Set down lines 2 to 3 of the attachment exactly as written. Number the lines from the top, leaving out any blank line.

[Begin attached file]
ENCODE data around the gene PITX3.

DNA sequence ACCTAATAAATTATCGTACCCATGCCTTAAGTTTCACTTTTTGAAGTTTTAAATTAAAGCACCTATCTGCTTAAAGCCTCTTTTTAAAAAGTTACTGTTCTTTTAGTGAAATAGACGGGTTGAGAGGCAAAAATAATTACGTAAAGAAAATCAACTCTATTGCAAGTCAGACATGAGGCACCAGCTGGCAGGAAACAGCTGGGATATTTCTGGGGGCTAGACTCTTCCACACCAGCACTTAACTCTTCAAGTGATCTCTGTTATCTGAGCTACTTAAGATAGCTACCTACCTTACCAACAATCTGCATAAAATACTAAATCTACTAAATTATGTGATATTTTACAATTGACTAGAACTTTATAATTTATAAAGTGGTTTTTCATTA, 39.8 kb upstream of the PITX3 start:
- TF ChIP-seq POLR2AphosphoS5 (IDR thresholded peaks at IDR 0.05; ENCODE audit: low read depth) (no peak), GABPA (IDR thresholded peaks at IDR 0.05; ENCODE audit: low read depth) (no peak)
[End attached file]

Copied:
DNA sequence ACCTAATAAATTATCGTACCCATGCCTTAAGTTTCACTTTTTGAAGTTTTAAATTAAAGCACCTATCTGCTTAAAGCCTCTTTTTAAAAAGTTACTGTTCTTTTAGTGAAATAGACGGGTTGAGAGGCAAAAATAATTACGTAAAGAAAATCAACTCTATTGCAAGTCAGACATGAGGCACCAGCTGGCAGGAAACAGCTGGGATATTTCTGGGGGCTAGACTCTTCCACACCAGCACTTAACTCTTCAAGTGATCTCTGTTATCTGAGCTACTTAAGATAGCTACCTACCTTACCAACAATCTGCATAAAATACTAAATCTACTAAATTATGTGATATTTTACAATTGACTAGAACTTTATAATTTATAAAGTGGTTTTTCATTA, 39.8 kb upstream of the PITX3 start:
- TF ChIP-seq POLR2AphosphoS5 (IDR thresholded peaks at IDR 0.05; ENCODE audit: low read depth) (no peak), GABPA (IDR thresholded peaks at IDR 0.05; ENCODE audit: low read depth) (no peak)